Rave Magazine March Cover Story: Boris
JAKEB SMITH talks to ATSUO MIZUNO, drummer and vocalist of the indefatigable, genre-hopping, Japanese experimental rock trio BORIS; a band who are constantly calling into question the nature of who they are, what they do and what our roles, as listeners, should be.
There is no band. There are no musicians. There is no music. There is only Boris, a Japanese experimental rock trio who have, for the past two decades, coolly challenged every accepted notion of their being. The result has been a recorded output that spans drone, doom and sludge metal, hardcore and crust punk, heavy and stoner rock, a large dose of noise and, most recently, an earnest foray into radio-friendly J-pop. It is often brilliant, occasionally baffling, but always thought-provoking.
Boris force the listener to ask: is this music?
I talk to drummer Atsuo Mizuno through a translator (who is also their manager). I start by asking about the band’s beginnings, at a Tokyo art college in 1992. “We had been making music in separate bands, but we were very close to each other,” he says. “We talked and decided to jam in a casual, hobby kind of way. After we did this a few times, we decided to start a band.”
This loose, freeform ethic has informed their creative approach ever since. “Back then, we were just jamming around together … That’s pretty much what we’re still doing now.”
The band are always neck-deep in live recording sessions, cataloguing sporadic sonic experiments that may one day end up on a record. “There are not many cases in which we start a recording by preparing the songs in advance,” he says. “So we don’t book a studio for a certain period of time just because ‘we want to record an album’.”
Instead the band record when and where they can, whenever they feel the need. “We are always doing the pre-production part of the recording process.”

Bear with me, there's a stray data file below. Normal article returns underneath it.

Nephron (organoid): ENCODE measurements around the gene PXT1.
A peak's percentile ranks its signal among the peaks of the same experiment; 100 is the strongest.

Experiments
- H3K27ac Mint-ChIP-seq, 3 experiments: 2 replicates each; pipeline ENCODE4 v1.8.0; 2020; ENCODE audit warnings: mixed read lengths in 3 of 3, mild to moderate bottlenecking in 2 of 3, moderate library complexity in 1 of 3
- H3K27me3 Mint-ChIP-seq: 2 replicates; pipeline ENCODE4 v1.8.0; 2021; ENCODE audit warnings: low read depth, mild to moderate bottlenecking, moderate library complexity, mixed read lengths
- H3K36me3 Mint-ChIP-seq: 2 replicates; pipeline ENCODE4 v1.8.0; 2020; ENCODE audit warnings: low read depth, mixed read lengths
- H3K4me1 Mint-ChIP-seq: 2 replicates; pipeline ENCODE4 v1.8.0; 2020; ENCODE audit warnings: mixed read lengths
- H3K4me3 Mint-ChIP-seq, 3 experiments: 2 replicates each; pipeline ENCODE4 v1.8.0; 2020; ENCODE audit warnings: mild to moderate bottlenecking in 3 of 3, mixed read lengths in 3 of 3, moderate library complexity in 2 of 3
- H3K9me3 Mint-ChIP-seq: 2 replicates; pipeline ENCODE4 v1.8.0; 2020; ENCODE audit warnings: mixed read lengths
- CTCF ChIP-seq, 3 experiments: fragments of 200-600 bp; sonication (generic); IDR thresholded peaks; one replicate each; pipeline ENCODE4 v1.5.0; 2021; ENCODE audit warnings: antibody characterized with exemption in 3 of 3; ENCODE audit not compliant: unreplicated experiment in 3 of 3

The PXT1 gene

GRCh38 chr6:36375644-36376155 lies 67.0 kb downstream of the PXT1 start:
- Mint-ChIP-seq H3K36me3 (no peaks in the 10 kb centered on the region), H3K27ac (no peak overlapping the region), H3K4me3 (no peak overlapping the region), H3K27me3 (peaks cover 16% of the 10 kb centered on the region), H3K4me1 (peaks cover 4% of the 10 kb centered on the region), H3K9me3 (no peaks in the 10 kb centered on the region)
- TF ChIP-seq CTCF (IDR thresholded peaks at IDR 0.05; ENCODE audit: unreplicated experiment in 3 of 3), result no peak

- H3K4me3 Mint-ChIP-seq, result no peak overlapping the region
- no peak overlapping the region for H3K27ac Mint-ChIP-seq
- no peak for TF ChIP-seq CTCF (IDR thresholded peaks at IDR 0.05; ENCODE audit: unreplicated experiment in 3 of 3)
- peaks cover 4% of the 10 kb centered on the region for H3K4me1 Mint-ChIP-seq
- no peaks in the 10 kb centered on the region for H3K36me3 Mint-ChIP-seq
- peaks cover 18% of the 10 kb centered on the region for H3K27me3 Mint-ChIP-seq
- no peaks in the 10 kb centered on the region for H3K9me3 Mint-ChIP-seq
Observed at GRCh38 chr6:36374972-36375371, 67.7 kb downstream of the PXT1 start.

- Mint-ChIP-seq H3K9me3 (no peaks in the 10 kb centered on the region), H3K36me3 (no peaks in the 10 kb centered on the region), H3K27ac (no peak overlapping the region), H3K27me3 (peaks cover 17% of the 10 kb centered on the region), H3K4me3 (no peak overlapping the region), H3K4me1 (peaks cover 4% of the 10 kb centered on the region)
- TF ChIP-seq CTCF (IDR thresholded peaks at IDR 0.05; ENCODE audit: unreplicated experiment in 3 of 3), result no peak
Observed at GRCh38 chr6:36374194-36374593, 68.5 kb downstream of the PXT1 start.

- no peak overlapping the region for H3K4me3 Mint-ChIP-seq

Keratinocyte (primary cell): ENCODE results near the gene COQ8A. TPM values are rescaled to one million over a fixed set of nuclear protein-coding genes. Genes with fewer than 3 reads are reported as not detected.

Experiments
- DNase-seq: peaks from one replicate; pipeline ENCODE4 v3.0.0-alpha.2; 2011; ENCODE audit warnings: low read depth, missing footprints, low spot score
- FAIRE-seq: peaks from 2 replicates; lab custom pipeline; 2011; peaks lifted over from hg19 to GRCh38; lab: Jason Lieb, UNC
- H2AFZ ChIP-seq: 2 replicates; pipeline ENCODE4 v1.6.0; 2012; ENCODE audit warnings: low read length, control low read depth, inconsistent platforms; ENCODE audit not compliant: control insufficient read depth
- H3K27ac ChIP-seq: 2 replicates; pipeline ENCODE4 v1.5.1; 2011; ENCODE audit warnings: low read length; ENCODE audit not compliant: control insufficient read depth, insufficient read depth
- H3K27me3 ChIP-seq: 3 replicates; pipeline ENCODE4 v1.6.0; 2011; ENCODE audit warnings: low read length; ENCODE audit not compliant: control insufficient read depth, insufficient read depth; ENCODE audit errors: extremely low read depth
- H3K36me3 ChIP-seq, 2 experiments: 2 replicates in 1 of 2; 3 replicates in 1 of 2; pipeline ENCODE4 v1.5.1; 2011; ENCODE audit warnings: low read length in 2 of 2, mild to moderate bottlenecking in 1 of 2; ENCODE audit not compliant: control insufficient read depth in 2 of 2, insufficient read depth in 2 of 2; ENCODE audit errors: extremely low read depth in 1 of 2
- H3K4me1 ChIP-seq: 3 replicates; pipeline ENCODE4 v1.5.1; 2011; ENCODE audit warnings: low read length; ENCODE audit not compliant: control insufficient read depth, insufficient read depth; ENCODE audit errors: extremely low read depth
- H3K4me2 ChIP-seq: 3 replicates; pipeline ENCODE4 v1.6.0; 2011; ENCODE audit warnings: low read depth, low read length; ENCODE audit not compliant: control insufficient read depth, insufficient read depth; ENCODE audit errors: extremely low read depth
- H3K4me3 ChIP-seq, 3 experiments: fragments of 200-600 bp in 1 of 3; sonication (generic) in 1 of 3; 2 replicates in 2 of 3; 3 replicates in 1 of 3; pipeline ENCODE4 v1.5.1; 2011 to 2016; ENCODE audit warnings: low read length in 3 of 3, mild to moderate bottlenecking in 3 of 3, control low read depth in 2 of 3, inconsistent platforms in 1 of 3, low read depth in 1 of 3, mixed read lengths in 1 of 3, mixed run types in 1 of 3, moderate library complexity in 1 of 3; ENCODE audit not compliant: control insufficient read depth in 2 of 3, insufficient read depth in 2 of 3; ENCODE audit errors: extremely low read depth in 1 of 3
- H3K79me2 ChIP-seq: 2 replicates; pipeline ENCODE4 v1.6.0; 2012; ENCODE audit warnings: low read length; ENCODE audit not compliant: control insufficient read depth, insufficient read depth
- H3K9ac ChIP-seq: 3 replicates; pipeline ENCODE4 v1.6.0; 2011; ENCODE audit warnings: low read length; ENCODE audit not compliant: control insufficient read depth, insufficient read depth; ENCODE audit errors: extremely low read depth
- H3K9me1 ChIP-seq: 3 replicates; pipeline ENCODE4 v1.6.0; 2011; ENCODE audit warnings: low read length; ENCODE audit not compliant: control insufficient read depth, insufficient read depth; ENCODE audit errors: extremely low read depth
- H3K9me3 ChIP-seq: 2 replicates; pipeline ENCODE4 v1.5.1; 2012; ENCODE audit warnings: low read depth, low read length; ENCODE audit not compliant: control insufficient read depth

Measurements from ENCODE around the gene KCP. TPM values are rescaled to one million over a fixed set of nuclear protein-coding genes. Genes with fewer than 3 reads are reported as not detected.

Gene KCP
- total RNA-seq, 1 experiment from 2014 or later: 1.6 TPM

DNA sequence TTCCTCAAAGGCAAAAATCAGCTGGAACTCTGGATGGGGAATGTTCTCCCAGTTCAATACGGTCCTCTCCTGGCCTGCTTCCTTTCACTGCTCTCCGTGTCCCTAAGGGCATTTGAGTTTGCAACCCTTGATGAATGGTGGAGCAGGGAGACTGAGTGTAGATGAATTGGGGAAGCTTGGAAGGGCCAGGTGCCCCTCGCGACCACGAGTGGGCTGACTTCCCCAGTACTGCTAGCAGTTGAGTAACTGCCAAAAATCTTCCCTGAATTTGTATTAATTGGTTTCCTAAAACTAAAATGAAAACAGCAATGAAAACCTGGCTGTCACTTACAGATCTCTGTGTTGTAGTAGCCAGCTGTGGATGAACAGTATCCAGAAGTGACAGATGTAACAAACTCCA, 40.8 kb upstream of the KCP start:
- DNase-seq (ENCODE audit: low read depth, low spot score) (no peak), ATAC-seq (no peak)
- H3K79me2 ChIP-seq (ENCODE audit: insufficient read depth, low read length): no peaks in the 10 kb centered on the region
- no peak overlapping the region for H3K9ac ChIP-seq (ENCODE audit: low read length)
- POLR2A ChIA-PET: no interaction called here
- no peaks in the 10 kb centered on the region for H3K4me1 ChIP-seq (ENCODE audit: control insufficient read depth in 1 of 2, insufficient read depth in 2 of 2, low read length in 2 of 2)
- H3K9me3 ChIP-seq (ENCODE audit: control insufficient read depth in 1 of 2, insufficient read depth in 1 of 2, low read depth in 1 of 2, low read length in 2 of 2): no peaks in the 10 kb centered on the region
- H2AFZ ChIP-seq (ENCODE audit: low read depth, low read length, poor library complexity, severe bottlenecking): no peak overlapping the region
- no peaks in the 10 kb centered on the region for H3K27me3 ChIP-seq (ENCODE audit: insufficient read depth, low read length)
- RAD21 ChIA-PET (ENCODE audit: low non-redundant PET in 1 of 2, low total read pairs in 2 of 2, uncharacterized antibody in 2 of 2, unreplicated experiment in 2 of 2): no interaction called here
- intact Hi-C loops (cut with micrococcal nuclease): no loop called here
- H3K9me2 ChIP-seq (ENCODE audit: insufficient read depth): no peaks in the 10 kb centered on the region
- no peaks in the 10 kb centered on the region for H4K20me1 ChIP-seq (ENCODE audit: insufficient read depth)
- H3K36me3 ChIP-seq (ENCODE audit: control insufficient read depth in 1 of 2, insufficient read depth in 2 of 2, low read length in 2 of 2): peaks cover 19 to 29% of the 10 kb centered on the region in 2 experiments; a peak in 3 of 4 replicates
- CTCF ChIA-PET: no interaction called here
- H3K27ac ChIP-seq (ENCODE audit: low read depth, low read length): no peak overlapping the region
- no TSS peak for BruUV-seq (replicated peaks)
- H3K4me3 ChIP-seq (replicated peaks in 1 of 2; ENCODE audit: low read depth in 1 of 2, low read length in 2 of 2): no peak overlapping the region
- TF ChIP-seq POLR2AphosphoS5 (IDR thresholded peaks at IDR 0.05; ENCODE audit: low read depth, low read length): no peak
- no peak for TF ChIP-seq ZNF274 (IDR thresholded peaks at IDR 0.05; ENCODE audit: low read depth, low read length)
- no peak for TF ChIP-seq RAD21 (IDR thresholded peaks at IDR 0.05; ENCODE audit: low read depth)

It is only later that they sit down to edit, to discover new songs and ideas hiding in the recordings. There’s no room for overdubs. “There aren’t so many cases for us to go back and re-record something which has already been composed and arranged,” Atsuo explains. “In many cases, we are producing songs by editing the sessions we had a jam in, trying to capture the atmosphere each time.
“Sometimes the sessions are already songs as they are. Farewell [from 2006’s Pink] is a good example of that. When we listened to the session later, the song already existed within it. Not editing something is also a kind of editing.”
This constant outpouring of ideas means little gets wasted. Indeed, the band’s output numbers 17 LPs, 11 full-length collaborations, three live albums, at least eight reissues and more splits, comps, EPs, singles and demos than even die-hard fans can count. With much of it out-of-print, limited edition, or consisting of multiple versions, collecting Boris’s music is an experience far removed from the modern ‘click to buy’ paradigm.
“I am simply happy that people collect our works,” Atsuo says. “I’ve always enjoyed seeing records and CDs in the shop, selecting them with very little information about the artists. I remember looking for and buying a compilation with the Melvins on it, which had a song called Nothing … actually it had no sound,” he laughs.
“A long time ago, an acquaintance of mine, who is a car dealer, bought our CD and listened to it. He told me he thought his CD player was broken.”
This idea, of any noise existing as music, is central to Boris’s output. In 2005, they released Dronevil – a double LP, where both discs are played together to achieve different albums. It challenges the form of ‘the record’ and subverts the roles of artist and audience.